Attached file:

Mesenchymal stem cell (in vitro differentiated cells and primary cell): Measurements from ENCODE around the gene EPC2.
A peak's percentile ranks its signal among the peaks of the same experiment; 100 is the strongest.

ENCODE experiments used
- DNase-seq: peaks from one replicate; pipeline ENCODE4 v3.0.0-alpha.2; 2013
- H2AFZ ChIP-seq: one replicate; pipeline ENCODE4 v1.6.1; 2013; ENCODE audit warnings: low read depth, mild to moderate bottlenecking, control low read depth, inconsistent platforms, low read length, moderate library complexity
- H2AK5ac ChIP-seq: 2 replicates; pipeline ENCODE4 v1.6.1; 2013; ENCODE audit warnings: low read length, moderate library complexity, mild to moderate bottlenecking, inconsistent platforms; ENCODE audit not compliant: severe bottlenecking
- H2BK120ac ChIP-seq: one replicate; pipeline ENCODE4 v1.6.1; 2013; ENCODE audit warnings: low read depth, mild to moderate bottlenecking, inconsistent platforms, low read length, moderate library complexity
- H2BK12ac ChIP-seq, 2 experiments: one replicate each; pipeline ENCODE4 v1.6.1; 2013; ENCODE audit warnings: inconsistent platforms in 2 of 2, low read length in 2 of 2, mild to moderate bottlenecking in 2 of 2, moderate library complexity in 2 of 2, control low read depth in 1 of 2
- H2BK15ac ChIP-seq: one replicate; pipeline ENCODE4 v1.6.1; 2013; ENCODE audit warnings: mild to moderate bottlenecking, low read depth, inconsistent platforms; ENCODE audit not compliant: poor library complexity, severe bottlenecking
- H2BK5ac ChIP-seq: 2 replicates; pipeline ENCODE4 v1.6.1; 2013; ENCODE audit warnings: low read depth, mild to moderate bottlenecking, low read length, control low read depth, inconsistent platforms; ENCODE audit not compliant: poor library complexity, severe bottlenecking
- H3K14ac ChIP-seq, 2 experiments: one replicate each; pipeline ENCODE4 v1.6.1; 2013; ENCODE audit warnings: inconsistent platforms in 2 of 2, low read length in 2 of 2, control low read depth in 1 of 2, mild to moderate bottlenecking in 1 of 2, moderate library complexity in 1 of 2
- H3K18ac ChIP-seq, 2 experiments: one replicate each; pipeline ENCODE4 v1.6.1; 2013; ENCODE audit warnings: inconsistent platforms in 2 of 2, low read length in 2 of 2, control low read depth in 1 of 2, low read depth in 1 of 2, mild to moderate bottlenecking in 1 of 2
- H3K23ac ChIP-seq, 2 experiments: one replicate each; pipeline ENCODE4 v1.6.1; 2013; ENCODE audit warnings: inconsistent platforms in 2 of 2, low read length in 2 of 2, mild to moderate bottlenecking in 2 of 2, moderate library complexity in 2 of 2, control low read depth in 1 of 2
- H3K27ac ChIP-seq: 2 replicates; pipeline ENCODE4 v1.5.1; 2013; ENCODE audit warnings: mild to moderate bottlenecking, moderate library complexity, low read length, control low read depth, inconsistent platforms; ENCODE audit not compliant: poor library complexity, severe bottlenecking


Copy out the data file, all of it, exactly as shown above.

Mesenchymal stem cell (in vitro differentiated cells and primary cell): Measurements from ENCODE around the gene EPC2.
A peak's percentile ranks its signal among the peaks of the same experiment; 100 is the strongest.

ENCODE experiments used
- DNase-seq: peaks from one replicate; pipeline ENCODE4 v3.0.0-alpha.2; 2013
- H2AFZ ChIP-seq: one replicate; pipeline ENCODE4 v1.6.1; 2013; ENCODE audit warnings: low read depth, mild to moderate bottlenecking, control low read depth, inconsistent platforms, low read length, moderate library complexity
- H2AK5ac ChIP-seq: 2 replicates; pipeline ENCODE4 v1.6.1; 2013; ENCODE audit warnings: low read length, moderate library complexity, mild to moderate bottlenecking, inconsistent platforms; ENCODE audit not compliant: severe bottlenecking
- H2BK120ac ChIP-seq: one replicate; pipeline ENCODE4 v1.6.1; 2013; ENCODE audit warnings: low read depth, mild to moderate bottlenecking, inconsistent platforms, low read length, moderate library complexity
- H2BK12ac ChIP-seq, 2 experiments: one replicate each; pipeline ENCODE4 v1.6.1; 2013; ENCODE audit warnings: inconsistent platforms in 2 of 2, low read length in 2 of 2, mild to moderate bottlenecking in 2 of 2, moderate library complexity in 2 of 2, control low read depth in 1 of 2
- H2BK15ac ChIP-seq: one replicate; pipeline ENCODE4 v1.6.1; 2013; ENCODE audit warnings: mild to moderate bottlenecking, low read depth, inconsistent platforms; ENCODE audit not compliant: poor library complexity, severe bottlenecking
- H2BK5ac ChIP-seq: 2 replicates; pipeline ENCODE4 v1.6.1; 2013; ENCODE audit warnings: low read depth, mild to moderate bottlenecking, low read length, control low read depth, inconsistent platforms; ENCODE audit not compliant: poor library complexity, severe bottlenecking
- H3K14ac ChIP-seq, 2 experiments: one replicate each; pipeline ENCODE4 v1.6.1; 2013; ENCODE audit warnings: inconsistent platforms in 2 of 2, low read length in 2 of 2, control low read depth in 1 of 2, mild to moderate bottlenecking in 1 of 2, moderate library complexity in 1 of 2
- H3K18ac ChIP-seq, 2 experiments: one replicate each; pipeline ENCODE4 v1.6.1; 2013; ENCODE audit warnings: inconsistent platforms in 2 of 2, low read length in 2 of 2, control low read depth in 1 of 2, low read depth in 1 of 2, mild to moderate bottlenecking in 1 of 2
- H3K23ac ChIP-seq, 2 experiments: one replicate each; pipeline ENCODE4 v1.6.1; 2013; ENCODE audit warnings: inconsistent platforms in 2 of 2, low read length in 2 of 2, mild to moderate bottlenecking in 2 of 2, moderate library complexity in 2 of 2, control low read depth in 1 of 2
- H3K27ac ChIP-seq: 2 replicates; pipeline ENCODE4 v1.5.1; 2013; ENCODE audit warnings: mild to moderate bottlenecking, moderate library complexity, low read length, control low read depth, inconsistent platforms; ENCODE audit not compliant: poor library complexity, severe bottlenecking